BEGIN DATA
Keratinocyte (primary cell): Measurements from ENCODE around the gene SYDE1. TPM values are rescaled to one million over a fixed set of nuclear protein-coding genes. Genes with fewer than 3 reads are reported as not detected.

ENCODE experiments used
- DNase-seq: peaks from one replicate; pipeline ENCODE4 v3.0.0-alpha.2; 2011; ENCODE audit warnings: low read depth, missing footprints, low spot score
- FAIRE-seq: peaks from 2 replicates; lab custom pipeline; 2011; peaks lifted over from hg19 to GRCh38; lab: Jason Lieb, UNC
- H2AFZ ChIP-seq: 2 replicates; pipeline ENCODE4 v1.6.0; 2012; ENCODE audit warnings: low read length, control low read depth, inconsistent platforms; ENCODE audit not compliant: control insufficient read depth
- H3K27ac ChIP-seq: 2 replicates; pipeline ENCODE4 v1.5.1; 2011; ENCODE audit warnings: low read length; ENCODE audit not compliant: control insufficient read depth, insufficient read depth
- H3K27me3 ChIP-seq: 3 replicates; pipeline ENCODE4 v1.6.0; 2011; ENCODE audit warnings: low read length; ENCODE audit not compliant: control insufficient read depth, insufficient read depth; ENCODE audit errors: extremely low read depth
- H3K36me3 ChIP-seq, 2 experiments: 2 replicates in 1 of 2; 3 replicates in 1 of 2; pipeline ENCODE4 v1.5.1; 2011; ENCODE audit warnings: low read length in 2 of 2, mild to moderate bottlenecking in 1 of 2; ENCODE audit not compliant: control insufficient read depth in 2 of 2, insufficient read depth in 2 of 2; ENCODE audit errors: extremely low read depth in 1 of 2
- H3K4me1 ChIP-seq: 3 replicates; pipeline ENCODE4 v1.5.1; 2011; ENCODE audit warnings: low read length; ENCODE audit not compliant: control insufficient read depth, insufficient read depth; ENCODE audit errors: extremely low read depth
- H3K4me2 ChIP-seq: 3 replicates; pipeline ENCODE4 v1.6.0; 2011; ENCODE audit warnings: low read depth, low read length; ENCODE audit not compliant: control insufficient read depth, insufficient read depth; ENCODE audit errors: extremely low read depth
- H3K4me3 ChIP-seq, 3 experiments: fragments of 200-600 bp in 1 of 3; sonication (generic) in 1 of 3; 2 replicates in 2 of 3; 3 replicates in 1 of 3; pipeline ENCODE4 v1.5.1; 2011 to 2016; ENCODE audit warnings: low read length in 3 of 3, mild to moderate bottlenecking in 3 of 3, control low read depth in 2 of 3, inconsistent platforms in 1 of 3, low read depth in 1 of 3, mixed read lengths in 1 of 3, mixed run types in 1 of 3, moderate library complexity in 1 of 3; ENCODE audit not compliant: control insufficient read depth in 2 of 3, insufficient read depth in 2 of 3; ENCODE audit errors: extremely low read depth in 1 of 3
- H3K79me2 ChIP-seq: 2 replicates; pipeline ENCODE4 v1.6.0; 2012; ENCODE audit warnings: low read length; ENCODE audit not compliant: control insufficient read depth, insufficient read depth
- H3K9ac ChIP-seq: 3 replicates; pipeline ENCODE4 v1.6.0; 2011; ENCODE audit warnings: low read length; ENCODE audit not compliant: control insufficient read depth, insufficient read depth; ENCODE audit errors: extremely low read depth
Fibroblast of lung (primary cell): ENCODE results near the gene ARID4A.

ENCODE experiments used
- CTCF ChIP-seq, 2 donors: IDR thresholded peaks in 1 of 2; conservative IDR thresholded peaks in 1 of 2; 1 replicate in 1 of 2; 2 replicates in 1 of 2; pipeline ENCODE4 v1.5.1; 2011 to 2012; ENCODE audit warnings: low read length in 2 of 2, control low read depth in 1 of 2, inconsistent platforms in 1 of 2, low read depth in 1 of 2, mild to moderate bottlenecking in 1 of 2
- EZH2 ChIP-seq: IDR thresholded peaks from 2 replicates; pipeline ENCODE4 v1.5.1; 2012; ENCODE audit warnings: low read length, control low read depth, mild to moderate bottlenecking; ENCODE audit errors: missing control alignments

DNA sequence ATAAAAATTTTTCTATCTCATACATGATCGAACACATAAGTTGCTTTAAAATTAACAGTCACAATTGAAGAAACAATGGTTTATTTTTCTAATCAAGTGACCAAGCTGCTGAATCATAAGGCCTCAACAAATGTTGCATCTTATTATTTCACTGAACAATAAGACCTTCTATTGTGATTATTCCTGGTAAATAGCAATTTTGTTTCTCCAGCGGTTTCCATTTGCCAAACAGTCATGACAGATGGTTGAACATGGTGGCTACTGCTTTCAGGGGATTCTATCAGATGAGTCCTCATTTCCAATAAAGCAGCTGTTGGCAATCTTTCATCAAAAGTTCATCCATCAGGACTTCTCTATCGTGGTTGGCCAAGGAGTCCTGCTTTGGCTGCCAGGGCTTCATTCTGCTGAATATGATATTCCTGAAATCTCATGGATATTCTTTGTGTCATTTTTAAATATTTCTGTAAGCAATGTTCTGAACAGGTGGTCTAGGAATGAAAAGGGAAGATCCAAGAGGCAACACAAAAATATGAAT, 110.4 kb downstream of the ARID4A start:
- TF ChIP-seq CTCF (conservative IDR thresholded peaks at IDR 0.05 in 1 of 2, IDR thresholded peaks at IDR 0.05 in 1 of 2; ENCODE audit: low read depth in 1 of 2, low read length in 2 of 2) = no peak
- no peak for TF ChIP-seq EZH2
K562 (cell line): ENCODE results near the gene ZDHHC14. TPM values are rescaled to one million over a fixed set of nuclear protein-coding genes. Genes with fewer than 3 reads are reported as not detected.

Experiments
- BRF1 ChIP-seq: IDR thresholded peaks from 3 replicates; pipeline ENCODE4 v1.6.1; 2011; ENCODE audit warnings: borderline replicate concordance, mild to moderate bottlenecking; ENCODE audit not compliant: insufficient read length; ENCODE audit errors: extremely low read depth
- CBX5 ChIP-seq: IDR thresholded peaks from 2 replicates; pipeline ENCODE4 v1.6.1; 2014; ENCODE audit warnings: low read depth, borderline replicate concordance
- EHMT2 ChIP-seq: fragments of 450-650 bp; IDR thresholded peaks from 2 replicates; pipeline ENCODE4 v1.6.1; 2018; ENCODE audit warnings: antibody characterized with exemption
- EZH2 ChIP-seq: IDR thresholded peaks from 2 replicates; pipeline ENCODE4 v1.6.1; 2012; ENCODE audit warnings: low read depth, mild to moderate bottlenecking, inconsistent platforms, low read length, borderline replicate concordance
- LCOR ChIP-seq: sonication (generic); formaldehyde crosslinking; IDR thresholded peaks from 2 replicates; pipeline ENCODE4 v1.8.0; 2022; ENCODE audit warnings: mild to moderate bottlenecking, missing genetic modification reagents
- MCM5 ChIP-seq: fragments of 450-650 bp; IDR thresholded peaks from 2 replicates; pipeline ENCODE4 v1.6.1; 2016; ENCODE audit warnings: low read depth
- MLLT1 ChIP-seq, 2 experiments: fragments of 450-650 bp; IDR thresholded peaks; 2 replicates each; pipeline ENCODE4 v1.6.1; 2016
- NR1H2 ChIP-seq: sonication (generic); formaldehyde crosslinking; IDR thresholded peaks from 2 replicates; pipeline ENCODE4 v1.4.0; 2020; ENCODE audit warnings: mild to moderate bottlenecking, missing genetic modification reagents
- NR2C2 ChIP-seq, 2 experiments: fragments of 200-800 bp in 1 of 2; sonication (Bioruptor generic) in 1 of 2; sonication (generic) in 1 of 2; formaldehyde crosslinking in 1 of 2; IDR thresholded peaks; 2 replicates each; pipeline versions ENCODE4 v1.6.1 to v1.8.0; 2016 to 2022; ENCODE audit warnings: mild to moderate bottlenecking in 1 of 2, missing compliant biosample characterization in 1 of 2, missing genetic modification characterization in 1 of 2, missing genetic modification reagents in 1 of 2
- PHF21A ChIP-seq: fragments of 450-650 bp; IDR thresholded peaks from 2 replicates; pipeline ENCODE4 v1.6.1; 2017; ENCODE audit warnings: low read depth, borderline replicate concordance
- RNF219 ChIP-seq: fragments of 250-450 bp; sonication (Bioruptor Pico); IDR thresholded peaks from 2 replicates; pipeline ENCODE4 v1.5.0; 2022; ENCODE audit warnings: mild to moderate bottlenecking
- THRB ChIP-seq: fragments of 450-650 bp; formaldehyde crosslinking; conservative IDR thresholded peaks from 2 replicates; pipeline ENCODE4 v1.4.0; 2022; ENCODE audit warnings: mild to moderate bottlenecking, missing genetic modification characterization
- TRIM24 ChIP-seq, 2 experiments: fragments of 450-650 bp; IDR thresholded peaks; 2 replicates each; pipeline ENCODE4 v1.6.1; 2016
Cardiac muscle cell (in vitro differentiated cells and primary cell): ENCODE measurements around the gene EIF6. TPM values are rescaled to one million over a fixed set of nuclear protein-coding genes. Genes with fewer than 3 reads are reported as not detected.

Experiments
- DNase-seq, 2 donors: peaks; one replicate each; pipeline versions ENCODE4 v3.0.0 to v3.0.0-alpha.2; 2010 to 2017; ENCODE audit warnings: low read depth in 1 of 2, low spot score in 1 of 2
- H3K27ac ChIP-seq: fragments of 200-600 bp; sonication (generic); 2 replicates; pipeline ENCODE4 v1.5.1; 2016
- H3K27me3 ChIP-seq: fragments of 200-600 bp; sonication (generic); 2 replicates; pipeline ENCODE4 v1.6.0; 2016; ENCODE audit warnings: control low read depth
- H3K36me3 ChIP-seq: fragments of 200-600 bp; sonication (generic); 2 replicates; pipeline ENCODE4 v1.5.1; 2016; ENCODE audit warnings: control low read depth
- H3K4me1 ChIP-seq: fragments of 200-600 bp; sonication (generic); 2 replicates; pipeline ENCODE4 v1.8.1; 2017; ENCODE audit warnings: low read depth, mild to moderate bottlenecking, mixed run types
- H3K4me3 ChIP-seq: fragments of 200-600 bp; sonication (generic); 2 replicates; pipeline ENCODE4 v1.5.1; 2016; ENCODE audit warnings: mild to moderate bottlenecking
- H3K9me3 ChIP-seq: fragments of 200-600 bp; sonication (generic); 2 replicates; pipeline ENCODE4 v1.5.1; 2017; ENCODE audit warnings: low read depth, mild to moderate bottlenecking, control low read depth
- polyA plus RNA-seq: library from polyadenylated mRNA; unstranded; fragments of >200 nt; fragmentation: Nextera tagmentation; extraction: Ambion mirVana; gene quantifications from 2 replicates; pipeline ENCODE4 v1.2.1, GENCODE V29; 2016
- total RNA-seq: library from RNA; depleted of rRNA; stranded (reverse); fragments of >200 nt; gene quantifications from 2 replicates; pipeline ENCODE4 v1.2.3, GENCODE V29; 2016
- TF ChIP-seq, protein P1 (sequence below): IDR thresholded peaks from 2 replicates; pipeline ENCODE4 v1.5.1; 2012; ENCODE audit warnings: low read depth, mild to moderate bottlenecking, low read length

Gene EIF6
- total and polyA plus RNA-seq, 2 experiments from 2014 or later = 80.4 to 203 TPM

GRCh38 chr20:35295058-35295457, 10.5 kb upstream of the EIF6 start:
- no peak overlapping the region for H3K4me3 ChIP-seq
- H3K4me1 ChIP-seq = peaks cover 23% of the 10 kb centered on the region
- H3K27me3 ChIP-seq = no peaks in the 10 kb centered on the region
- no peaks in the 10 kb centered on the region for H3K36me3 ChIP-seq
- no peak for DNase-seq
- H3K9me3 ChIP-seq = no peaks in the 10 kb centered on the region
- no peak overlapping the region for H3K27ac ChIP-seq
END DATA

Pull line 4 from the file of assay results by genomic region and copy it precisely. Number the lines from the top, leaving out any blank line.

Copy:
- FAIRE-seq: peaks from 2 replicates; lab custom pipeline; 2011; peaks lifted over from hg19 to GRCh38; lab: Jason Lieb, UNC